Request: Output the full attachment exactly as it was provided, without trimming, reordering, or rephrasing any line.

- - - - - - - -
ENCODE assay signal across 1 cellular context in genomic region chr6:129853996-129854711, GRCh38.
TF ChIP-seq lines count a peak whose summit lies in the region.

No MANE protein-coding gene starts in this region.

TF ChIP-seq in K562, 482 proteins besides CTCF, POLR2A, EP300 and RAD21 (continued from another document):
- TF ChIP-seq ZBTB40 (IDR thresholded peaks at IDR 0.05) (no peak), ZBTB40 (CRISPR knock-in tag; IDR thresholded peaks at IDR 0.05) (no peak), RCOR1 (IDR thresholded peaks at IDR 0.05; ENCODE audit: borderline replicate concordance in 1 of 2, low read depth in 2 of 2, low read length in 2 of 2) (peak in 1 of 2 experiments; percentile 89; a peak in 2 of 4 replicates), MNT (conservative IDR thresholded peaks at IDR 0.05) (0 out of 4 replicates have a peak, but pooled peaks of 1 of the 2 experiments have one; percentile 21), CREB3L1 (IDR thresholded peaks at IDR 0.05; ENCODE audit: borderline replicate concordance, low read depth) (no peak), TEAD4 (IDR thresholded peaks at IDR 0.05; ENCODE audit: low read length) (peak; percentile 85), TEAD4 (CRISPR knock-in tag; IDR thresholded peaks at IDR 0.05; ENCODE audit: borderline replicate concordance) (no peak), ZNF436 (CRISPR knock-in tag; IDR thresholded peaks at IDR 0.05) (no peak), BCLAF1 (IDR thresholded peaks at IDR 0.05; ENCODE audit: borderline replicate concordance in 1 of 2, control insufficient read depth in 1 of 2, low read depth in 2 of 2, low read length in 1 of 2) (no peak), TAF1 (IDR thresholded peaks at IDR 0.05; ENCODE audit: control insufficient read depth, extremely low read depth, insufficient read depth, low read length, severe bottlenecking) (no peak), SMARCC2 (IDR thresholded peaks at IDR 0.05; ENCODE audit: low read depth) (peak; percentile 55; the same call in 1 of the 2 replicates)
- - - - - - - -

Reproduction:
ENCODE assay signal across 1 cellular context in genomic region chr6:129853996-129854711, GRCh38.
TF ChIP-seq lines count a peak whose summit lies in the region.

No MANE protein-coding gene starts in this region.

TF ChIP-seq in K562, 482 proteins besides CTCF, POLR2A, EP300 and RAD21 (continued from another document):
- TF ChIP-seq ZBTB40 (IDR thresholded peaks at IDR 0.05) (no peak), ZBTB40 (CRISPR knock-in tag; IDR thresholded peaks at IDR 0.05) (no peak), RCOR1 (IDR thresholded peaks at IDR 0.05; ENCODE audit: borderline replicate concordance in 1 of 2, low read depth in 2 of 2, low read length in 2 of 2) (peak in 1 of 2 experiments; percentile 89; a peak in 2 of 4 replicates), MNT (conservative IDR thresholded peaks at IDR 0.05) (0 out of 4 replicates have a peak, but pooled peaks of 1 of the 2 experiments have one; percentile 21), CREB3L1 (IDR thresholded peaks at IDR 0.05; ENCODE audit: borderline replicate concordance, low read depth) (no peak), TEAD4 (IDR thresholded peaks at IDR 0.05; ENCODE audit: low read length) (peak; percentile 85), TEAD4 (CRISPR knock-in tag; IDR thresholded peaks at IDR 0.05; ENCODE audit: borderline replicate concordance) (no peak), ZNF436 (CRISPR knock-in tag; IDR thresholded peaks at IDR 0.05) (no peak), BCLAF1 (IDR thresholded peaks at IDR 0.05; ENCODE audit: borderline replicate concordance in 1 of 2, control insufficient read depth in 1 of 2, low read depth in 2 of 2, low read length in 1 of 2) (no peak), TAF1 (IDR thresholded peaks at IDR 0.05; ENCODE audit: control insufficient read depth, extremely low read depth, insufficient read depth, low read length, severe bottlenecking) (no peak), SMARCC2 (IDR thresholded peaks at IDR 0.05; ENCODE audit: low read depth) (peak; percentile 55; the same call in 1 of the 2 replicates)